Canon approaches its users, with valuable advice on home photography, especially of their pets, which in this Christmas of restrictions are really useful and precious
It really happens to everyone to grab the camera to capture the wacky stunts, funny expressions and bizarre habits of beloved pets. Christmas, however, is the perfect time to paint the portrait of the ‘furry’ of the house. A posed photograph of your cat, dog, or rabbit dressed up for the party is also a fun image for a DIY greeting card that can be framed for a personalized last minute gift.
The real challenge is that most animals will do anything to ruin your plans and outsmart you. Therefore, you will need a few tricks to get their attention. The right mix of photography skills, pose tricks, and a handful of treats should give you the edge you need to beat them in dexterity. Canon makes available 6 valuable tips to make home photos that absolutely will not look like that!
Canon: 6 tips for perfect photos of our pets
A Christmas tree is a beautiful background, it gives photographs bright colors and points of light. Props like Santa hats and scarves are also perfect, as long as your trusty pet is willing to wear them. If possible, choose a room with large windows for your shots. Natural light is perfect as it is soft and softly fills in shadows, while the flash may scare them. Place your ‘pet friend’ facing the window, with the Christmas tree and lights behind it.
- Pose your pet
Dogs are easier to pose than cats, because it doesn’t take much to arouse their interest. In most cases it will be enough to make a whistle, shout “where is the cat?” or make a funny noise. Each animal has its own character, but in general it can be said that cats are less inclined to please us. Patience is required and you may have to wait a while for the cat to relax. Try to get him placed in one position, such as a comfortable chair or stool (you can also take the doghouse). Have their favorite toy or bowl of food handy and gently tap them over the lens to get their attention. If it doesn’t do what you want, be prepared to change your approach. After all, if being detached is part of his character, why not immortalize him like that?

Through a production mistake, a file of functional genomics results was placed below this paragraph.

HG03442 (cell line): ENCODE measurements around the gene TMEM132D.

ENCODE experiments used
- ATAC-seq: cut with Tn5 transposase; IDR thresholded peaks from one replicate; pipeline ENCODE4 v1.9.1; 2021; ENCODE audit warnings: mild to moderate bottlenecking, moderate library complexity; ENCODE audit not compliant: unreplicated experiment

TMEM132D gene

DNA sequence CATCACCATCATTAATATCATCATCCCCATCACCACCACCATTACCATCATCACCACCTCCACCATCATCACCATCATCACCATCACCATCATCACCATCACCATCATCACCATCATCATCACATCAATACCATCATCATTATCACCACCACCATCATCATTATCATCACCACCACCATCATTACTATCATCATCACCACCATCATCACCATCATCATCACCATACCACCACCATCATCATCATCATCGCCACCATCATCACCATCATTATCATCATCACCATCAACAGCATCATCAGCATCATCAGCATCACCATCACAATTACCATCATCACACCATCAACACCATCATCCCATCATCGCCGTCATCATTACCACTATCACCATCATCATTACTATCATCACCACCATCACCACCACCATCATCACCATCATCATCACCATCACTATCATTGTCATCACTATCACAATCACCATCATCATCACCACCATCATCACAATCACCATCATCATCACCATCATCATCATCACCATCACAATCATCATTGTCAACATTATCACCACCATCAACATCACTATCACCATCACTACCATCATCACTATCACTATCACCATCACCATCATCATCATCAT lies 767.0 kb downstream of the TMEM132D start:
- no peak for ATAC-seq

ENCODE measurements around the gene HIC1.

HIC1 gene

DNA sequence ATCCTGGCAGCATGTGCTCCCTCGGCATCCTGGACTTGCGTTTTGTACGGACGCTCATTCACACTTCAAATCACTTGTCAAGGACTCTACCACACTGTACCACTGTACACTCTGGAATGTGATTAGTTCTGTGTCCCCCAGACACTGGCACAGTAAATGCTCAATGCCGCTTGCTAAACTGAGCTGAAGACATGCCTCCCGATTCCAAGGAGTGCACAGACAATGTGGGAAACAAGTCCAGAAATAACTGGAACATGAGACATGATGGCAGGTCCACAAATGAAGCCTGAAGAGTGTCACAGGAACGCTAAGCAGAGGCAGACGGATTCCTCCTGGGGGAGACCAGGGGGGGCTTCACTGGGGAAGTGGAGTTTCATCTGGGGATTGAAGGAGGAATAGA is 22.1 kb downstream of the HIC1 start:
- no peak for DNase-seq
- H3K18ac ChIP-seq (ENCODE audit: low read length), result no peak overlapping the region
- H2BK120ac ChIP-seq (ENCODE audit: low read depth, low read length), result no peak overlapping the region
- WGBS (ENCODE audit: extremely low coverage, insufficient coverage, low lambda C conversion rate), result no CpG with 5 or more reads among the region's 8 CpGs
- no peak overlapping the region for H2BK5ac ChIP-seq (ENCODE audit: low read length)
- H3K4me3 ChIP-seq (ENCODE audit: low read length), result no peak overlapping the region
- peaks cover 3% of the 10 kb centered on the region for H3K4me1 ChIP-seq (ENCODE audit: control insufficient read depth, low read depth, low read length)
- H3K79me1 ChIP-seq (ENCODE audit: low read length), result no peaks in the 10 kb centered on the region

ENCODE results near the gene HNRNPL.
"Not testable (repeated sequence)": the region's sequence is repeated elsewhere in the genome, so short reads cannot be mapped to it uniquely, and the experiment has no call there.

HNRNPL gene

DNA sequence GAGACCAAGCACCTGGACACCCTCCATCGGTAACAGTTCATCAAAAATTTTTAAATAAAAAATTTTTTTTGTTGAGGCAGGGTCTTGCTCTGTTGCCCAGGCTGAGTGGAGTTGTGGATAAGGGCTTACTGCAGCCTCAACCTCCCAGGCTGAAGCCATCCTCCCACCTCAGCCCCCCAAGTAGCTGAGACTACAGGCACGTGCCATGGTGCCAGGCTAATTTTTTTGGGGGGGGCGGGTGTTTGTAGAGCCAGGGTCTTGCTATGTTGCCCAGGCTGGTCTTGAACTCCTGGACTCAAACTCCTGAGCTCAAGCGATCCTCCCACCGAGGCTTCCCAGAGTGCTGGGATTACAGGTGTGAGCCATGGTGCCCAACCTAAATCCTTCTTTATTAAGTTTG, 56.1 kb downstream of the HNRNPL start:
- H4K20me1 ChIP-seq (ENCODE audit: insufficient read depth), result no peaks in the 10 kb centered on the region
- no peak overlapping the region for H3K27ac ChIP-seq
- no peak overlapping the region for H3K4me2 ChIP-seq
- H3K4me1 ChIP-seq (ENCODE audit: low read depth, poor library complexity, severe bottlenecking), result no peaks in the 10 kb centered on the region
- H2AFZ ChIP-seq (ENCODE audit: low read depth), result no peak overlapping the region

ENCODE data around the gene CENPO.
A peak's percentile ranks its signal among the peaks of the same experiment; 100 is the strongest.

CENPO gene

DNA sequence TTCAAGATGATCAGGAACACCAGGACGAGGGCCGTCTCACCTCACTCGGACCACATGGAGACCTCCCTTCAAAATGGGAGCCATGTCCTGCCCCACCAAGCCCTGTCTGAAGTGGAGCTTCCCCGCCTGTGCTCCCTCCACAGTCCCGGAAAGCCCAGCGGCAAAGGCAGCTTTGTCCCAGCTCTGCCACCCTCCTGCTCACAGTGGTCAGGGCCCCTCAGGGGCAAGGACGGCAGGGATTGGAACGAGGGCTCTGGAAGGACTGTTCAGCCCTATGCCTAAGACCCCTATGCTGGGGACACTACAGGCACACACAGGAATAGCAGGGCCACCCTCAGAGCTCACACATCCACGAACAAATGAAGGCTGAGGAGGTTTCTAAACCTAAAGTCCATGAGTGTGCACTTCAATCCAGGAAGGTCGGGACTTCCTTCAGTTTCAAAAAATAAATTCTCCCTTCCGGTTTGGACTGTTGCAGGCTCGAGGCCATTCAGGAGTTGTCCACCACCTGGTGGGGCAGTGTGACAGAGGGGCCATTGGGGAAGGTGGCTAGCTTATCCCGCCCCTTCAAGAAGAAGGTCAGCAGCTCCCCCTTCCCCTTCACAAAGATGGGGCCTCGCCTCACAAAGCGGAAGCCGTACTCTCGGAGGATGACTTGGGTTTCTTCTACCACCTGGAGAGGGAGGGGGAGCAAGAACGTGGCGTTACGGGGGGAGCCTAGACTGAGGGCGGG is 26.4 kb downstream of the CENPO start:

The simplest way is to set the camera to manual exposure mode (M). The shutter speed needs to be fast enough to capture the action. A speed of about 1 / 200s is ideal if the animal is quite static, but should be higher if it moves a lot. We also recommend using a wide aperture (f / 5.6 in this case), as it will separate the object from the background creating a nice bokeh effect. Setting the ISO sensitivity to Auto means it will adapt to surrounding conditions. In a room with lots of natural light, the ISO value should be around 800-1600. In these ranges, a camera that performs well in low light conditions, such as the Canon EOS 850D, will allow you to take relatively noise-free shots. If your lens has image stabilization, such as the Canon EF-S 18-135mm f / 3.5-5.6 IS USM, it’s recommended that you turn it on.
Accurate focus is essential when shooting close-ups, so simply focusing on the nose may not be enough. Rather, try to move to a single point of focus and aim it over the eye closest to the camera.
- Increase the bokeh effect in the background
It is usually best to use a wide aperture for portraying your pets, as this will result in your shots having a shallow depth of field and the background will be out of focus. For festive shots like these, using a wide aperture gives you another advantage: the blurry Christmas tree lights will create a wonderful bokeh effect that will be stronger if you can keep some distance between the object and the tree, so place your pet as far away from the tree as possible. A longer focal length can also increase blur; try to move back and get closer using the lens zoom. In addition to making the background out of focus, you can also add a bokeh effect in the foreground. Hold some Christmas lights in front of the lens and find an empty space to shoot through. With the right angle you can get beautiful out of focus points of light that surround the subject and add further depth to the scene.
- Taking pictures at eye level
Whether you’re photographing your pets or your friends, portraying the subject at eye level helps create a connection, as it places the viewer on the same level. With animals this may mean having to crawl on the floor, but this helps to get the best view of the animal.